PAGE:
Flow-induced elongation of von Willebrand factor precedes tension-dependent activation. Academic Article uri icon

abstract

  • Von Willebrand factor, an ultralarge concatemeric blood protein, must bind to platelet GPIb? during bleeding to mediate hemostasis, but not in the normal circulation to avoid thrombosis. Von Willebrand factor is proposed to be mechanically activated by flow, but the mechanism remains unclear. Using microfluidics with single-molecule imaging, we simultaneously monitored reversible Von Willebrand factor extension and binding to GPIb? under flow. We show that Von Willebrand factor is activated through a two-step conformational transition: first, elongation from compact to linear form, and subsequently, a tension-dependent local transition to a state with high affinity for GPIb?. High-affinity sites develop only in upstream regions of VWF where tension exceeds ~21?pN and depend upon electrostatic interactions. Re-compaction of Von Willebrand factor is accelerated by intramolecular interactions and increases GPIb? dissociation rate. This mechanism enables VWF to be locally activated by hydrodynamic force in hemorrhage and rapidly deactivated downstream, providing a paradigm for hierarchical mechano-regulation of receptor-ligand binding.Von Willebrand factor (VWF) is a blood protein involved in clotting and is proposed to be activated by flow, but the mechanism is unknown. Here the authors show that VWF is first converted from a compact to linear form by flow, and is subsequently activated to bind GPIb? in a tension-dependent manner.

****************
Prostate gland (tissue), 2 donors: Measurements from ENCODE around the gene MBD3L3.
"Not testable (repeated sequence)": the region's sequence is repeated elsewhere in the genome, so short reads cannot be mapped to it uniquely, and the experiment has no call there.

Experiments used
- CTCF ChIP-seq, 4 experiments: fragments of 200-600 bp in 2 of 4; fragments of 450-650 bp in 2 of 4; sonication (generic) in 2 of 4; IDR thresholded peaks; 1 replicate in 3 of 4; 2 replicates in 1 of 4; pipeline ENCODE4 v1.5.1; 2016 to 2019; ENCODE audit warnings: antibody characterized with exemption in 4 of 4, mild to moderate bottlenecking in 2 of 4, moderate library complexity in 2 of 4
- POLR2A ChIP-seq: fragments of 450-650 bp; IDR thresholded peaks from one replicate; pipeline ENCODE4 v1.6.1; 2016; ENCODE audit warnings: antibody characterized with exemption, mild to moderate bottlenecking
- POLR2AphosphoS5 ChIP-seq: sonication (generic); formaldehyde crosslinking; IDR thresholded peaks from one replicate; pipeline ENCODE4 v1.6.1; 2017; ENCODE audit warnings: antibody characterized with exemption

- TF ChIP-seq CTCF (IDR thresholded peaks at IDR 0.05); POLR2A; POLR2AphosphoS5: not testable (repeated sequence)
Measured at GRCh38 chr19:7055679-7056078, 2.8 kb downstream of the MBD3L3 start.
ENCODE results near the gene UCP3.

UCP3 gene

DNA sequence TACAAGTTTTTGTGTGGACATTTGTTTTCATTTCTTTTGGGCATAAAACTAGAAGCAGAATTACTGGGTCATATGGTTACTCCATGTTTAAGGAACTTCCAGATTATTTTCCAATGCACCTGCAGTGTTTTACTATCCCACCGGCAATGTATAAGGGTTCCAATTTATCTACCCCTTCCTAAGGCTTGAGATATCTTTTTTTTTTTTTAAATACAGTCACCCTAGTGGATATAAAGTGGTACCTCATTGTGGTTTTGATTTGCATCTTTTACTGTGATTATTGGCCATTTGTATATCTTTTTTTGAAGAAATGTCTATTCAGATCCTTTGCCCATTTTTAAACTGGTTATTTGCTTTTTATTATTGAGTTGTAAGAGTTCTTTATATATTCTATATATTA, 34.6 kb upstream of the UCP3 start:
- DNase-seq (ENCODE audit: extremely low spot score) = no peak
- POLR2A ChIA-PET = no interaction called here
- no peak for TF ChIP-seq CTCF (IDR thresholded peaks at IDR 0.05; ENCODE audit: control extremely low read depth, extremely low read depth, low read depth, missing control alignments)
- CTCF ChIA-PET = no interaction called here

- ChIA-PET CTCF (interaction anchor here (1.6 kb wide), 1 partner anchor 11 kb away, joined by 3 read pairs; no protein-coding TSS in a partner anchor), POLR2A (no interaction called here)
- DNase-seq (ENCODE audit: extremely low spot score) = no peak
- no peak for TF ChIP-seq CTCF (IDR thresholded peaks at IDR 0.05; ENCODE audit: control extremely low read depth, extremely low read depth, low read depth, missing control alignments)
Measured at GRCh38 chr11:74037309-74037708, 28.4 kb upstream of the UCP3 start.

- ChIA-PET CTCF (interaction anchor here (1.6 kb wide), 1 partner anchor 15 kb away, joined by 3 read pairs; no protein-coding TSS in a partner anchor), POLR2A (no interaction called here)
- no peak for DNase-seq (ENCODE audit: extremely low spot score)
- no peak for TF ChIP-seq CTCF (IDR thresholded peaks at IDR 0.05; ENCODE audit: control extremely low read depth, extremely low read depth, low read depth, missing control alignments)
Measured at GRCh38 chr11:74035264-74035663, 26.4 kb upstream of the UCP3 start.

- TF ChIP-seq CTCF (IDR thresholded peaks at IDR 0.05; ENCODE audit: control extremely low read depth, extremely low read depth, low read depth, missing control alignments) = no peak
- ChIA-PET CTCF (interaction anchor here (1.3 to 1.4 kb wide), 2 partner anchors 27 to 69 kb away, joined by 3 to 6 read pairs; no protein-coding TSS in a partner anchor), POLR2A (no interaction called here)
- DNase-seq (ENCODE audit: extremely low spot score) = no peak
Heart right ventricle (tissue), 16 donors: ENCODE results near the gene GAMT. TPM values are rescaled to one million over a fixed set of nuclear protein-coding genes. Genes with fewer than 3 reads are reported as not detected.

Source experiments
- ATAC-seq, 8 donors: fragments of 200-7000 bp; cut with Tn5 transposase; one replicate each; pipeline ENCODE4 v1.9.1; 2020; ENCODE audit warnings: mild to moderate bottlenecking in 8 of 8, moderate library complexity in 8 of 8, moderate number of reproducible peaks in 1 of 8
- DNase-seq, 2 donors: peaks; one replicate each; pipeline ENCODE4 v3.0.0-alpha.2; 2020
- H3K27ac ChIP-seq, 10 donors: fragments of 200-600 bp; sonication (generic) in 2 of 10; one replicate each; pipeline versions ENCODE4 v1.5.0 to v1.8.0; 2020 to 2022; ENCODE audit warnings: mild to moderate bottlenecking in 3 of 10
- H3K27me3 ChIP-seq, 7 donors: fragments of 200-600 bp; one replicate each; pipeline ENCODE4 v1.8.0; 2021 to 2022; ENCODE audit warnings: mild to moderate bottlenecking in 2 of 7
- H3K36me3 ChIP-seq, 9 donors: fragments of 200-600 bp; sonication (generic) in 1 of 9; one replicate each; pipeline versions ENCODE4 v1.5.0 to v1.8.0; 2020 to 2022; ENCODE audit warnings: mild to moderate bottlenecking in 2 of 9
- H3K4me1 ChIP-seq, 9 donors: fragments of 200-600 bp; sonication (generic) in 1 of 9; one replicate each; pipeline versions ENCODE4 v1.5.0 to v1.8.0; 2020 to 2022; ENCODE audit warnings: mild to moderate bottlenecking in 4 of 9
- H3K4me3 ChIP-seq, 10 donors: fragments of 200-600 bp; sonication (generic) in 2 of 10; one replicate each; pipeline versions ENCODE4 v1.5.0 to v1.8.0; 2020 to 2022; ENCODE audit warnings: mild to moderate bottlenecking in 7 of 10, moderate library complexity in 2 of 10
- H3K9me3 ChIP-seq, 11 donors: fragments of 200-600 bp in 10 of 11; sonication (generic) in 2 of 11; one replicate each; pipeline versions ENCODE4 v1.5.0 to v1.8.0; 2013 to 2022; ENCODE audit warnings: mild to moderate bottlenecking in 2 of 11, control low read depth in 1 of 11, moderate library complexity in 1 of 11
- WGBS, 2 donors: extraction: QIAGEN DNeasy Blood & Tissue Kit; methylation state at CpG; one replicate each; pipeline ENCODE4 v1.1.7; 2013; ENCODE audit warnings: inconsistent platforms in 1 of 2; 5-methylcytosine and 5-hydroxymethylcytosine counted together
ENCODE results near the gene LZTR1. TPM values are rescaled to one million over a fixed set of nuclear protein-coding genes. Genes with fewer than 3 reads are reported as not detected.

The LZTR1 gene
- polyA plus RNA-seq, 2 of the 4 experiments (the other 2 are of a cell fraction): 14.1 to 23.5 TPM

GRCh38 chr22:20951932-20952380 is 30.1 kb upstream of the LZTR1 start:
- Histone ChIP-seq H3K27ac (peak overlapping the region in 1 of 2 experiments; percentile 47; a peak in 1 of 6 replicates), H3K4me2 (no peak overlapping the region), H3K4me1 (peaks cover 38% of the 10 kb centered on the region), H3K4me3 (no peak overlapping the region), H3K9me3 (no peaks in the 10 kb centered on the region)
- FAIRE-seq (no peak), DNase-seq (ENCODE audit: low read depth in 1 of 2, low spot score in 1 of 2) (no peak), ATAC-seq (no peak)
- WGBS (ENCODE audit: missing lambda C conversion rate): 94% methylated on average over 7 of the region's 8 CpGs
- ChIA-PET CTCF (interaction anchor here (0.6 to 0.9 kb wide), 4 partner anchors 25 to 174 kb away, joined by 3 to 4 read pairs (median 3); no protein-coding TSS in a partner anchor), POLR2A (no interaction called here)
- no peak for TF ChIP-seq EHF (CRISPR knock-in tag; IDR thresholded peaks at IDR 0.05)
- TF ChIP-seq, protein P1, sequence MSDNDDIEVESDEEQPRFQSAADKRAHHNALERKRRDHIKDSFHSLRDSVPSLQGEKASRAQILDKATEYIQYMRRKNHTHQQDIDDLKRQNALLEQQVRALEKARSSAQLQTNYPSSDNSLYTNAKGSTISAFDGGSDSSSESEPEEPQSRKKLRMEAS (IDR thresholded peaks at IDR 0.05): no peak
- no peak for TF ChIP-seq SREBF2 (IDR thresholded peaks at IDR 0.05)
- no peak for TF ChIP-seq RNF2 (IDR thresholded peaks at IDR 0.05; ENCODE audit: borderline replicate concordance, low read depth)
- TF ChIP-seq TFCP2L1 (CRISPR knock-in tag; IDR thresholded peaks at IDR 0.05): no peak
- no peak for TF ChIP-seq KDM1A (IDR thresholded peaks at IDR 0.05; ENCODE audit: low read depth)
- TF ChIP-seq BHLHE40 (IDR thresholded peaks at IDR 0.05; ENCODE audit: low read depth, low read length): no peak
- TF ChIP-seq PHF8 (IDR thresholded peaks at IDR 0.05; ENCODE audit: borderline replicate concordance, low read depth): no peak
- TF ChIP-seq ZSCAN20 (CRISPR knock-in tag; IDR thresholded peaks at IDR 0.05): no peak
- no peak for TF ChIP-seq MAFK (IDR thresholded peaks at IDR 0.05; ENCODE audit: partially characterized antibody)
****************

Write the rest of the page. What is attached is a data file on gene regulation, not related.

publication date

  • August 23, 2017